Readings in Late Antiquity

Readings in Late Antiquity Author : Michael Maas
Release : 2012-08-06
Publisher : Routledge
ISBN : 1136617035
File Size : 83.43 MB
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Late Antiquity (ca. 250-650) witnessed the transition from Classical Antiquity to the Middle Ages in the Mediterranean and Near Eastern worlds. Christianity displaced polytheism over a wide area, offering new definitions of identity and community. The Roman Empire collapsed in Western Europe to be replaced by new "Germanic" kingdoms. In the East, Byzantium emerged, while the Persian Empire reached its apogee and collapsed. Arab armies carrying the banner of Islam reshaped the political map and brought the late antique era to a close. This sourcebook illustrates the dramatic political, social and religious transformations of Late Antiquity through the words of the men and women who experienced them. Drawing from Greek, Latin, Syriac, Hebrew, Coptic, Persian, Arabic and Armenian sources, the carefully chosen passages illuminate the lives of emperors, abbesses, aristocrats, slaves, children, barbarian chieftains, and saints . The Roman Empire is kept at the centre of the discussion, with chapters devoted to its government, cities, army, law, medicine, domestic life, philosophy, Christianity, polytheism, and Jews. Further chapters deal with the peoples who surrounded the Roman state: Persians, Huns, northern "Germanic" barbarians, and the followers of Islam. This revised and updated second edition provides an expanded view of Late Antiquity with a new chapter on domestic life, as well extra material throughout, including passages that appear for the first time in English translation. Readings in Late Antiquity is the only sourcebook that covers such a wide range of topics over the full breadth of the late antique period.

The New Testament

The New Testament Author : Edwin D. Freed
Release : 2000
Publisher : Wadsworth Publishing Company
ISBN :
File Size : 50.86 MB
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This introductory text encourages readers to take a close, objective look at the New Testament. Striking a balance between presentation and information for students new to this subject, the author prepares students to form their own analyses through his literary-critical approach and the insights he provides on the cultural and historical contexts of each passage. New scholarship and a variety of perspectives on controversial topics are also incorporated.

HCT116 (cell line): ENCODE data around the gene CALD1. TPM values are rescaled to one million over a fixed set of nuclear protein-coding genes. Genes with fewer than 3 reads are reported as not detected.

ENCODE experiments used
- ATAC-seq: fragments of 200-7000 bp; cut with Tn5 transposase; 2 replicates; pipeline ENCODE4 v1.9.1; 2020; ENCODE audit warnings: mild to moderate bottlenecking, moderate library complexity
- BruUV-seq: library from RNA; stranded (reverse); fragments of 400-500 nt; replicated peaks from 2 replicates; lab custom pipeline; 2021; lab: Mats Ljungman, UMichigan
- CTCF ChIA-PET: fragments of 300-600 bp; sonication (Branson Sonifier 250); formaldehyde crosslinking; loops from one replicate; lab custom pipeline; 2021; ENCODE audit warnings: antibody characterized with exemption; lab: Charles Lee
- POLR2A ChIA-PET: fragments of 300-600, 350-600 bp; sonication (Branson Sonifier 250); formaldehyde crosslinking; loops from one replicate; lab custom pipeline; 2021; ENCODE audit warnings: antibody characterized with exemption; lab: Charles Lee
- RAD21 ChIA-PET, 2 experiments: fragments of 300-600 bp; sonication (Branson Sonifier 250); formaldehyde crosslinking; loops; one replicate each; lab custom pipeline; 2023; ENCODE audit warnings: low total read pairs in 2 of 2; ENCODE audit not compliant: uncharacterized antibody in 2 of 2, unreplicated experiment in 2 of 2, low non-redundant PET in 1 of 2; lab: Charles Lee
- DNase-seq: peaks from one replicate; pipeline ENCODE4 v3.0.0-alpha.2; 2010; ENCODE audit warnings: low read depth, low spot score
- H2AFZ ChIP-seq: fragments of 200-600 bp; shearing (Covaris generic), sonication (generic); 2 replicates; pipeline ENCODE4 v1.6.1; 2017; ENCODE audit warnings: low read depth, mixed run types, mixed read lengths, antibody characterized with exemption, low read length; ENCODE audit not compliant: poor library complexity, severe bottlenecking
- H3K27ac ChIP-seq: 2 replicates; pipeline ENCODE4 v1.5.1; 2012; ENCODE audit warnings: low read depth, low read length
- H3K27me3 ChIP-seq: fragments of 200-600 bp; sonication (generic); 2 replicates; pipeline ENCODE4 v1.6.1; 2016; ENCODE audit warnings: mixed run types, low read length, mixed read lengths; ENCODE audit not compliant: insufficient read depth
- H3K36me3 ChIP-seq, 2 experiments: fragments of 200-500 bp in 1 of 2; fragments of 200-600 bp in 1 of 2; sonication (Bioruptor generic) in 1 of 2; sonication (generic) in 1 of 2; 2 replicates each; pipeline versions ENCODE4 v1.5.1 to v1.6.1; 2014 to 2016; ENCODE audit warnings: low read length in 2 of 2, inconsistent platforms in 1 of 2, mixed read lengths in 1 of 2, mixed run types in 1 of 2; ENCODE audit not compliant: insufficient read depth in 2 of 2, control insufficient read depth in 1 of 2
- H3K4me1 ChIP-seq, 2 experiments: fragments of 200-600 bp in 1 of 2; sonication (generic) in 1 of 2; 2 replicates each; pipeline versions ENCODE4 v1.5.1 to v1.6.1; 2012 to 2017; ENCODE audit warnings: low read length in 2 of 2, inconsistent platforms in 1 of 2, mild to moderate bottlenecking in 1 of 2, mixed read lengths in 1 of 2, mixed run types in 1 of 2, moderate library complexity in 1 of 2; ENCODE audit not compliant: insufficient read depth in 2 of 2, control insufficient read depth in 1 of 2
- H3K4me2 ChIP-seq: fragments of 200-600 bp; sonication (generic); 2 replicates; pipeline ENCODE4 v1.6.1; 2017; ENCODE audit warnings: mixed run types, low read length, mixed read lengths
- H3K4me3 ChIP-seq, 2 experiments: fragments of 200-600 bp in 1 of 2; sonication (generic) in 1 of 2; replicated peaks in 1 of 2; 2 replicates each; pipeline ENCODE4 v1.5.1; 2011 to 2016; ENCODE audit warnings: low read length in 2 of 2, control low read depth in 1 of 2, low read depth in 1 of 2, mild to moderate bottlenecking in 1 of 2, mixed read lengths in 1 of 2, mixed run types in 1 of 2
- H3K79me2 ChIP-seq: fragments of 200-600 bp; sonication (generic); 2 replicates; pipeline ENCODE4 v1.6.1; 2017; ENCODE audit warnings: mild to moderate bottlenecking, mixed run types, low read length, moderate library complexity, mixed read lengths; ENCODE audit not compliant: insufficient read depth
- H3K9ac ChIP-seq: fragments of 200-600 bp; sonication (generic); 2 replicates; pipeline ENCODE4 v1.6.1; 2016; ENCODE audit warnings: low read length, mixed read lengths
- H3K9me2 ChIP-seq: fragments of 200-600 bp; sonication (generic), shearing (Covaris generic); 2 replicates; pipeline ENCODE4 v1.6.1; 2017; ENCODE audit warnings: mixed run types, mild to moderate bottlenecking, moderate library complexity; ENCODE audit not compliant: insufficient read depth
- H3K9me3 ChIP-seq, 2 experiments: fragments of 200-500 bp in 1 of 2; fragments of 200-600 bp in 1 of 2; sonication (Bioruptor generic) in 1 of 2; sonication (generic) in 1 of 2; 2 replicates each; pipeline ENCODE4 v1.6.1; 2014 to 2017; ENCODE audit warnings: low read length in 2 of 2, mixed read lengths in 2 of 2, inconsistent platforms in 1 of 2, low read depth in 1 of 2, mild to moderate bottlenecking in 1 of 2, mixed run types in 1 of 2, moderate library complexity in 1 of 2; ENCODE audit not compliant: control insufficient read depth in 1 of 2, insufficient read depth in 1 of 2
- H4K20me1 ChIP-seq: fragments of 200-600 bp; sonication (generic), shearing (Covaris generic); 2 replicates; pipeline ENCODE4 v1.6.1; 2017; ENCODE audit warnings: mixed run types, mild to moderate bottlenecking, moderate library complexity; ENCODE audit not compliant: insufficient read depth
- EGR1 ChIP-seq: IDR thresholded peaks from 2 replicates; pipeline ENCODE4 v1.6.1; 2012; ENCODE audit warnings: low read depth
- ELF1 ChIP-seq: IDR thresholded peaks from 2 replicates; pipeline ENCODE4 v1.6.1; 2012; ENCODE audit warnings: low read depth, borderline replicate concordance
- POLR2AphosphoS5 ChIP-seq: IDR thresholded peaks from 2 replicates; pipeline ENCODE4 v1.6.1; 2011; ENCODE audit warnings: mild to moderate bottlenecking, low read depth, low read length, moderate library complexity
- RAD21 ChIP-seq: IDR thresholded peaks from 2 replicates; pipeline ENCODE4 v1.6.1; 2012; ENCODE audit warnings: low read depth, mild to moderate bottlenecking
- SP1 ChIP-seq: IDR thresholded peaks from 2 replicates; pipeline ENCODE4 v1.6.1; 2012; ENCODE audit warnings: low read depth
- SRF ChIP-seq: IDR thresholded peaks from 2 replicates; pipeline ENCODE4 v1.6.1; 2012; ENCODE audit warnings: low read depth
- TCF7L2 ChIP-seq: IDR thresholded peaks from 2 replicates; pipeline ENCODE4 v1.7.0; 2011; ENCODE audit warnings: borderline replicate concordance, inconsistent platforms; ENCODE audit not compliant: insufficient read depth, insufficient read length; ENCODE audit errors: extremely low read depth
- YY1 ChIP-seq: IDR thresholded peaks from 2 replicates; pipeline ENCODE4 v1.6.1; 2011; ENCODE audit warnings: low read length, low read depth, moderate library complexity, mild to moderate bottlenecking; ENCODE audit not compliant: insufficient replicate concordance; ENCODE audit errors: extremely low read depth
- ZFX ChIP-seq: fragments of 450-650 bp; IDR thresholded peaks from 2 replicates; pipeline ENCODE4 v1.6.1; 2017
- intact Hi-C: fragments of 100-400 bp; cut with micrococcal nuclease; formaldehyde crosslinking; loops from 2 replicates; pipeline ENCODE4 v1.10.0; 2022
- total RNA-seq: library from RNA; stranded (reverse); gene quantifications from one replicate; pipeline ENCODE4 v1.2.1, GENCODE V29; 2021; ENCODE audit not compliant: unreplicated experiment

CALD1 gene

Introduction to the Bible

Introduction to the Bible Author :
Release : 1971-01-01
Publisher : Westminster John Knox Press
ISBN : 9780664248833
File Size : 72.69 MB
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This profusely illustrated book is doubly valuable! It introduces the reader to both the content of the Bible and to the life, faith, and history of ancient Israel, early Judasim, and early Christianity.

The Exposure of Infants Among Jews and Christians in Antiquity

The Exposure of Infants Among Jews and Christians in Antiquity Author : Erkki Koskenniemi
Release : 2009
Publisher : Sheffield Phoenix Press Limited
ISBN :
File Size : 42.47 MB
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This practice, so distasteful to the modern conscience, and shocking when we encounter it in reading about the ancient world, was nevertheless a normal feature of life in classical antiquity. There can be little doubt that both Jews and Christians, like their neighbours, practised the exposure of infants, whether for economic reasons, or because the child was of the wrong gender, or because of its illegitimacy. Otherwise, one can hardly explain the rich variety of arguments against the custom in rabbinic and patristic literature. In this novel and penetrating study, Koskenniemi reviews the evidence for the practice from Graeco-Roman, Jewish and Christian sources, and then, in the major part of the book, examines the rejection of the custom by Jewish authors like Philo and Josephus and by Christian writers such as Clement, Justin, Tertullian, Origen, Chrysostom and Augustine, many of whom adopted the arguments of their Jewish counterparts.

The Collected Critical Prose and Letters

The Collected Critical Prose and Letters Author : Osip Mandelʹshtam
Release : 1991
Publisher : Harvill Press
ISBN :
File Size : 20.21 MB
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"Osip Mandelstam was one of the major Russian poets of the twentieth century. His first works were published before the October Revolution and, after the Bolsheviks came to power, although his reputation was high, he was never fully in accord with the new literary establishment. He was arrested in 1934 after reciting a poem denouncing Stalin and began the harrowing journey to his death, recorded so movingly in his widow's memoirs Hope Against Hope and Hope Abandoned. Mandelstam, as well as being a poet, was a brilliant critic and prose-writer and this collection of autobiographical essays, reviews and personal reflections embodies many of the same themes as his poetry the nature of history, the continuity and yet fragility of cultural traditions, and the value of poetry itself. It is an essential volume for all admirers of Russian literature in general and the poetry of Mandelstam in particular.